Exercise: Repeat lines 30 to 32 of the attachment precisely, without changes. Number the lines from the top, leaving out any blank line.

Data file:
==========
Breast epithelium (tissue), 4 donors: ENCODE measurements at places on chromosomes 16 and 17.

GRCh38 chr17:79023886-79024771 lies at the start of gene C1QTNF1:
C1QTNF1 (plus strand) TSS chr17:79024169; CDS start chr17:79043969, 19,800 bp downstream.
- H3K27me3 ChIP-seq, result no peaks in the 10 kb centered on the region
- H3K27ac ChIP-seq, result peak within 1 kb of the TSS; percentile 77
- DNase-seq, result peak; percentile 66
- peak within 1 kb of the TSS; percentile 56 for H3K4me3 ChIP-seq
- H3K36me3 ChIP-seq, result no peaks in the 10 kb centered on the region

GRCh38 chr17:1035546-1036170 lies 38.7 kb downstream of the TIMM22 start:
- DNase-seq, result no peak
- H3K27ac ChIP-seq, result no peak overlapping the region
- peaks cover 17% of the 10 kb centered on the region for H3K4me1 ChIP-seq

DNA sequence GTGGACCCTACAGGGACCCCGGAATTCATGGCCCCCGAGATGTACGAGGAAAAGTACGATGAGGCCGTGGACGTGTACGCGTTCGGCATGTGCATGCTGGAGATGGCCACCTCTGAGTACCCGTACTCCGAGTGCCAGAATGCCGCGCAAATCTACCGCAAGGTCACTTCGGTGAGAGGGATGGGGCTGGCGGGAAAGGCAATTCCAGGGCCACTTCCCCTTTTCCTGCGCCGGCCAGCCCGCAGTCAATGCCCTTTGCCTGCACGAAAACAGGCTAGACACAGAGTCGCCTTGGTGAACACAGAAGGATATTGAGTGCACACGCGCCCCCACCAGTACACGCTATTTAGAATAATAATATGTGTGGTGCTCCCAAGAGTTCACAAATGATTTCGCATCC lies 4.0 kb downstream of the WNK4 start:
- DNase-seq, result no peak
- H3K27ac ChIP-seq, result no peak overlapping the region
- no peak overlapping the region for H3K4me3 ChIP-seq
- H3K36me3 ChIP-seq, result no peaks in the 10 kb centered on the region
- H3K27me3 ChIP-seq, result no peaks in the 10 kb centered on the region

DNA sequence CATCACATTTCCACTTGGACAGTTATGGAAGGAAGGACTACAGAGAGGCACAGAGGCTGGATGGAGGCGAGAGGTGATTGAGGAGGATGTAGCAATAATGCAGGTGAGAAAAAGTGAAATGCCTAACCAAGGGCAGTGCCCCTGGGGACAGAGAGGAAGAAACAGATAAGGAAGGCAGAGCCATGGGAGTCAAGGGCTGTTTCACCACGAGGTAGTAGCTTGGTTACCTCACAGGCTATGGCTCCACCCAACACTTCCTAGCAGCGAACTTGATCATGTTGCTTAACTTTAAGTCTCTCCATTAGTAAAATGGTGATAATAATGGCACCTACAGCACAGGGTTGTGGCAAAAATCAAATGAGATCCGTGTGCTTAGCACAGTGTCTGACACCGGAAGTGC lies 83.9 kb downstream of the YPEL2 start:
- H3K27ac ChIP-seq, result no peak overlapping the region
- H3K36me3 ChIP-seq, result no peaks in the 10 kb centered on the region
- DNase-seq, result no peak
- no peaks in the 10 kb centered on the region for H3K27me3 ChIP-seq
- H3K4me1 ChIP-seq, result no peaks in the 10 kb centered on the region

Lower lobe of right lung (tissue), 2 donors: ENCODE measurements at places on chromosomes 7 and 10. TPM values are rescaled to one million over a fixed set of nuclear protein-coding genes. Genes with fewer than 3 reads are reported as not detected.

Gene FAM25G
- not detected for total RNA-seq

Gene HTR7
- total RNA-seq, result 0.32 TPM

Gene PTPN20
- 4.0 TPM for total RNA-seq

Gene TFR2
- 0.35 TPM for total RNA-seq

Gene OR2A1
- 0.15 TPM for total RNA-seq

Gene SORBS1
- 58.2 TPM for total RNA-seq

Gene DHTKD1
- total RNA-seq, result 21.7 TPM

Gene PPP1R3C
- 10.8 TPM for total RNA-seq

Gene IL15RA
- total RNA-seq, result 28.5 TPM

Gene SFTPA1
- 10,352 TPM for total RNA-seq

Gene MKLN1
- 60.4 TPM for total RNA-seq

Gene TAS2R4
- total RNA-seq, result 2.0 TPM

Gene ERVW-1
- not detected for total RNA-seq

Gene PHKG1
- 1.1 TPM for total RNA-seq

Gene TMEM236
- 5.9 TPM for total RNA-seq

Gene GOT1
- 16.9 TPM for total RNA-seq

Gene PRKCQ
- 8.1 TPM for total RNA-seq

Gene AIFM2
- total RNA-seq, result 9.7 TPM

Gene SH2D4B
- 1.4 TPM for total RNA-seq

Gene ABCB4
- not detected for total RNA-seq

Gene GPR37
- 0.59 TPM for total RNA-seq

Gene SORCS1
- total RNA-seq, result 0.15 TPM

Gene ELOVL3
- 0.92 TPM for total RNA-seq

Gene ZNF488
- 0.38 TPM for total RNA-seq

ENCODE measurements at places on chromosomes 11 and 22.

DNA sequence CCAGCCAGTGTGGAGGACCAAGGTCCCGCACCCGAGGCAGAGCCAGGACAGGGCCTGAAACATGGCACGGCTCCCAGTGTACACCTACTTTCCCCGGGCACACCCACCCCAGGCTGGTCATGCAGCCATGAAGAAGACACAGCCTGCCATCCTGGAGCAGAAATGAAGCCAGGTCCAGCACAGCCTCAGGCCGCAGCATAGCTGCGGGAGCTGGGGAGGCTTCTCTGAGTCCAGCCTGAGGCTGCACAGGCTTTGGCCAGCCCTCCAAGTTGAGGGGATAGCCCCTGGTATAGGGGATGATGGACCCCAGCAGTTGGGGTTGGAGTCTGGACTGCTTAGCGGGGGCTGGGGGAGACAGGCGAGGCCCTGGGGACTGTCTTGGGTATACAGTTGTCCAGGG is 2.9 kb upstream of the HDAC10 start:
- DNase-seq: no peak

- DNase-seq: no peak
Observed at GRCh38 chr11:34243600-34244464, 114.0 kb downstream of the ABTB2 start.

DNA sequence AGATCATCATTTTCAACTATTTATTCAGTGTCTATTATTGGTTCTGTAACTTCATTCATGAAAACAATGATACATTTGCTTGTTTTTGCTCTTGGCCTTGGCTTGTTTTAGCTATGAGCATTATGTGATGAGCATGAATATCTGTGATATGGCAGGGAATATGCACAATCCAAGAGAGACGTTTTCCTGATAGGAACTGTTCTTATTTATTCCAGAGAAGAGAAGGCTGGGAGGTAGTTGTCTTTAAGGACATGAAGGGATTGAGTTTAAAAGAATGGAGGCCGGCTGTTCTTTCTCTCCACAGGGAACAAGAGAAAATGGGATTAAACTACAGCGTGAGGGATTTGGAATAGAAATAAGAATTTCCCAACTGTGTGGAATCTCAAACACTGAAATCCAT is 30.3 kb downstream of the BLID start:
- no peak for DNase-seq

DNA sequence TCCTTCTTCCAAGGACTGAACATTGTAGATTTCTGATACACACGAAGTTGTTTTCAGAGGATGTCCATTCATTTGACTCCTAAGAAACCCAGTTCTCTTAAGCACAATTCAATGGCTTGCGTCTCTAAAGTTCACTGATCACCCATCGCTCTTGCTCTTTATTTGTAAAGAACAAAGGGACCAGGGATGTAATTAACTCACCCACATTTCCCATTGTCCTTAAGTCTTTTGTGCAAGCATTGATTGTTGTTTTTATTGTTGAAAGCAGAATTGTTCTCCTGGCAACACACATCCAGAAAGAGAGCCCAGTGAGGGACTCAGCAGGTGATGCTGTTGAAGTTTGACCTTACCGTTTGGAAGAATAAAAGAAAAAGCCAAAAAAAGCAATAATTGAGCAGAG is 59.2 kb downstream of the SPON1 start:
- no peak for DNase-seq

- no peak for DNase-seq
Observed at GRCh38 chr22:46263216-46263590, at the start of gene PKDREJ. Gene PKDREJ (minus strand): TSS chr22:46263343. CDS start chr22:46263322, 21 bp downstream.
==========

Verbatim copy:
Gene PTPN20
- 4.0 TPM for total RNA-seq

Gene TFR2